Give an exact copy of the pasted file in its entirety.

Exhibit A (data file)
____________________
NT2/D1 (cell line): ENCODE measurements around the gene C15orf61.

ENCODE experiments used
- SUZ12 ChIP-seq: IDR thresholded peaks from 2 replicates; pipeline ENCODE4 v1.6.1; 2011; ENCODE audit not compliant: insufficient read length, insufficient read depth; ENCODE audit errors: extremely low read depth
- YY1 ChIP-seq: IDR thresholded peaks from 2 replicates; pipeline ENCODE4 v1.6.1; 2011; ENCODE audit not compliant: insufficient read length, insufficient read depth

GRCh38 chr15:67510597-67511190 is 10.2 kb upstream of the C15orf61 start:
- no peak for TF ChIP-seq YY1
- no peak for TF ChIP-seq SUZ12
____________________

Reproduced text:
NT2/D1 (cell line): ENCODE measurements around the gene C15orf61.

ENCODE experiments used
- SUZ12 ChIP-seq: IDR thresholded peaks from 2 replicates; pipeline ENCODE4 v1.6.1; 2011; ENCODE audit not compliant: insufficient read length, insufficient read depth; ENCODE audit errors: extremely low read depth
- YY1 ChIP-seq: IDR thresholded peaks from 2 replicates; pipeline ENCODE4 v1.6.1; 2011; ENCODE audit not compliant: insufficient read length, insufficient read depth

GRCh38 chr15:67510597-67511190 is 10.2 kb upstream of the C15orf61 start:
- no peak for TF ChIP-seq YY1
- no peak for TF ChIP-seq SUZ12